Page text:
I was pleased and honored to receive, along with Bishop Richard Malone of the Roman Catholic Diocese of Buffalo, the first Excellence in Ecumenism award from the New York State Council of Churches. I continue to be surprised and delighted by the impact that Bishop Malone and I are able to have in raising the issues of equality, economic justice and inclusion. Neither of us anticipated the impact that our joint pastoral letters would have in our own region, let alone the State of New York.
The award was presented in Albany, which gave me an excuse to do something that I really enjoy, sightsee. My family will tell you that I am an incurable tourist. I like to visit places, especially churches, and see and learn and ask questions and explore.
I took Canon Cathy Dempesy-Sims and the Rev. Vicki Zust with me to Albany and in the morning before the awards luncheon we did the tourist thing in Albany. We went to the First Church of Albany. This is a Dutch Reformed Church that was, the first church in Albany. We also went to Old St. Mary’s Roman Catholic Church, St. Peter’s Episcopal Church, the New York Statehouse and the Cathedral of All Saints’, the Episcopal cathedral in Albany.
One of the things that struck me on this trip was the overwhelming hospitality we experienced. We had not made prior arrangements to visit most of these places and yet everywhere we went we were welcomed and people went out of their way to make us feel as if we belonged.
The experience at First Church was particularly striking. We literally rang the church’s doorbell at 8:45 in the morning. The person who came to the door didn’t know us and when we introduced ourselves and said that we wanted to see the church, didn’t tell us to make an appointment. Didn’t ask us to wait while he found someone to show us around. Didn’t even ask any questions to make sure we were who we said we were. He just let us in, turned on the lights in the sanctuary, showed us where the bathrooms were, put a note on my car so we wouldn’t get a ticket or have to pay for parking and let us explore. What would happen in your congregation if three complete unknowns from out of town rang the doorbell at 8:45 on a Thursday morning?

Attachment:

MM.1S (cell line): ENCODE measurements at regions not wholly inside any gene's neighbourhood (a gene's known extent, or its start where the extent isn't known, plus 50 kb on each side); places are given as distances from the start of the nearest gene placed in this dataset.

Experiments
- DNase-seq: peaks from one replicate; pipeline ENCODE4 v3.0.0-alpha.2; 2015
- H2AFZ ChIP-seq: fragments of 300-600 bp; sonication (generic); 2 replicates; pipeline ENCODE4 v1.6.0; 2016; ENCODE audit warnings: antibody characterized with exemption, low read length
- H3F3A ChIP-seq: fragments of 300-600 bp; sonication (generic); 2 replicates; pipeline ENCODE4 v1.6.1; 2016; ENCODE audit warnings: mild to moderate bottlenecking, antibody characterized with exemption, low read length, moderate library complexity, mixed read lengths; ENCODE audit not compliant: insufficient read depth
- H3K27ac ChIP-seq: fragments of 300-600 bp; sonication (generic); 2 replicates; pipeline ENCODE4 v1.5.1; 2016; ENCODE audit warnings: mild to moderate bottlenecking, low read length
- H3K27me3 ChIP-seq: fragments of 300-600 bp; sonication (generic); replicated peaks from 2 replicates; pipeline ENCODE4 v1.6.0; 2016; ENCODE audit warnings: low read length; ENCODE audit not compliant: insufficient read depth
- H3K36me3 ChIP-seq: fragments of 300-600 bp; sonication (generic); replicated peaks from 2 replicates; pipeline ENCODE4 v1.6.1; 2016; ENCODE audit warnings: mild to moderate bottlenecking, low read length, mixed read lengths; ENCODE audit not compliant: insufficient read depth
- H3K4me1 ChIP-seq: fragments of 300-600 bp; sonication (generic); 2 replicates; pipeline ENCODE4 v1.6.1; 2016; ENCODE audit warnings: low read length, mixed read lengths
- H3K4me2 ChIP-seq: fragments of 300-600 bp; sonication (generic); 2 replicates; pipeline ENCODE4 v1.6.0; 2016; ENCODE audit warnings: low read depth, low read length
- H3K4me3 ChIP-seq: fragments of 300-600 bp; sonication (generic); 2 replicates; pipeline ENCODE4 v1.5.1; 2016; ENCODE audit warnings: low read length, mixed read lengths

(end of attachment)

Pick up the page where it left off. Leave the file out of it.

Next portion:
First Church is a great example of how an historic church can balance honoring and maintaining its history while doing modern, inclusive and active ministry. Next to the framed letter from Theodore Roosevelt renting a pew in the church is a basket of “pocket prayer shawls”, small knitted squares that people can put in their pocket or purse to remind them that they are being prayed for wherever they go. The church has a drive in worship service in the summer along with traditional worship in their very traditional sanctuary (the pews still have doors and numbers and plaques marking who used to own them). Honoring the past while serving the world of the present is the balance that we are all striving to seek.
The experience of welcome and hospitality at First Church was repeated on all of our visits. We were allowed to walk into the State Assembly Chamber and through the gallery outside of the State Senate. We walked into St. Peter’s Church and saw the Queen Anne silver and the historic windows (and signed the guest book right under Bishop Malone, who had visited the church about an hour before us).
I encourage everyone to explore the treasures hidden in plain sight in all of the places that you travel this summer. Explore, see, ask and learn.